Beaulieu Vineyard “Beaurouge” Napa Valley 2010

Beaulieu Vineyard "Beaurouge" Napa Valley 2010

Beaulieu Vineyard “Beaurouge” Napa Valley 2010

Lately there’s been a whole lot of Napa wine in my life. After several weeks of negotiation and rushing samples here and there with the help of my team, I successfully outfitted a fancy New York Wedding with 14 cases of a nice 2009 Napa blend. I have also tasted a good number of other Napa wines lately for more customer recommendations. And so it only seemed appropriate at the time to go in on this half-price special on Last Bottle Wines with my co-worker. I think I paid a ridiculous $15 a bottle after the sale.

Native Frenchman Georges de Latour (edit: NOT related to Bordeaux’s Chateau Latour, despite the name or history of quality winemaking – forgive the confusion) fell in love with Napa on first sight and supposedly exclaimed “beau lieu!” or “beautiful land,” giving birth to the winery and vineyard name. One of the oldest in the region, It helped pioneer the development of Cabernet in the region and has had no shortage of 90+ wines to brag about since.

The nose has aromas of currant, plum and cocoa leaping from the glass, with the oak actually put in its place by all that’s going on in this blend. Normally I find a Napa red to be an oak bomb, but here the grapes do the talking, and for this reason, this is a Napa red I can really appreciate. Nothing at all against the successful formula employed for generations around the world, but to me oak should compliment and round out the wine, not personify it. The winemaker is Jeffrey Stambor, who studied here under Latour’s original winemaker André Tchelistcheff, and has been making wine here since 1989.

Today I’m very happy to not be paying $100+ a bottle for one of their wines. And what an interesting wine it is. A blend of Cabernet Sauvignon, Zinfandel, Syrah, Merlot, Petite Sirah, Touriga Naçional, Tempranillo and Charbono, it’s incredibly dark, rich and complex. It also carries a 14.5% abv. But what did I really think? The drink-by date was 2017 but both bottles are gone by the time of this writing.

Cheers!

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International Cabernet Day: Sueño Profundo 2012 Stag’s Leap Cabernet Sauvignon

I Love Cabernet

I Love Cabernet

Happy International Cabernet Day!

This is one of my more frequently enjoyed varieties, and I’m always happy to enjoy it with friends and family, or even alone, if I must. I saved a doozy for the occasion. My sister and I are both enjoying the wine very much, but given the pedigree of its terroir I can’t say I’m surprised. And without a doubt, 2012 was a stellar vintage in the region. They’re saying it might be the best vintage here since 1976. While we’ve all opened something before that had a better reputation than presentation, this one does not. I got it through a special at wineaccess.com.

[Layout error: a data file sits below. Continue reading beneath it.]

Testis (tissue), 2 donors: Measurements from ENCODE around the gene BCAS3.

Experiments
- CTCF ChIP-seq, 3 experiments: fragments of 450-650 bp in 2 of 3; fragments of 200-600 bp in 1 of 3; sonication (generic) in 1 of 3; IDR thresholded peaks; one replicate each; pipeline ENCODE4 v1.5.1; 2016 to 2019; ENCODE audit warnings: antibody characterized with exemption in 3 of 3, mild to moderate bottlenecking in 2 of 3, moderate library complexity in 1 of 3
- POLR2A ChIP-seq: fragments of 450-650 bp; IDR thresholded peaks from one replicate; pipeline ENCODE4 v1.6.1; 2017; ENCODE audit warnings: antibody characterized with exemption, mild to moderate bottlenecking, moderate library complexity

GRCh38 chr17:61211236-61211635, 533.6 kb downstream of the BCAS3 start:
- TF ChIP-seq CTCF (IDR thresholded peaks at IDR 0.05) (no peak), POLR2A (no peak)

Sueño Profundo 2012 Stag's Leap Cabernet Sauvignon

Sueño Profundo 2012 Stag’s Leap Cabernet Sauvignon

Napa is very much about the family wineries. The first commercial winery to make its roots in the area was that of Charles Krug (now owned by the Mondavi family) and more than a century later — and a short unfortunate stint known as prohibition — the region is still dominated by family-run wineries with decades or more of wine-making under their belts. Inglenook (now owned by Francis Ford Coppola), Beaulieu vineyards (France’s Latour family) and Beringer are just a few others of the families you might recognize who make wine in the region. I thoroughly enjoyed visiting the region many years ago, riding on the Napa Valley wine train and a dinner and tasting at Markham in St Helena. I hope to get back there soon on business.

Stag’s Leap is one of the notable appellations (or AVAs), consisting of 19 wineries and vineyards, their own growers’ association and a reputation for exceptional Cabernet. There is no better example of that than Stag’s Leap Wine Cellars taking best Cabernet at the 1976 Judgement of Paris, that put California wine on the map for good. While this wine is not from that vineyard nor does it snag the prices of some of the wines from the region, it is an elegant, expressive, and delicious Cabernet that did not disappoint nor did it break the bank. A perfect pick, if you ask me.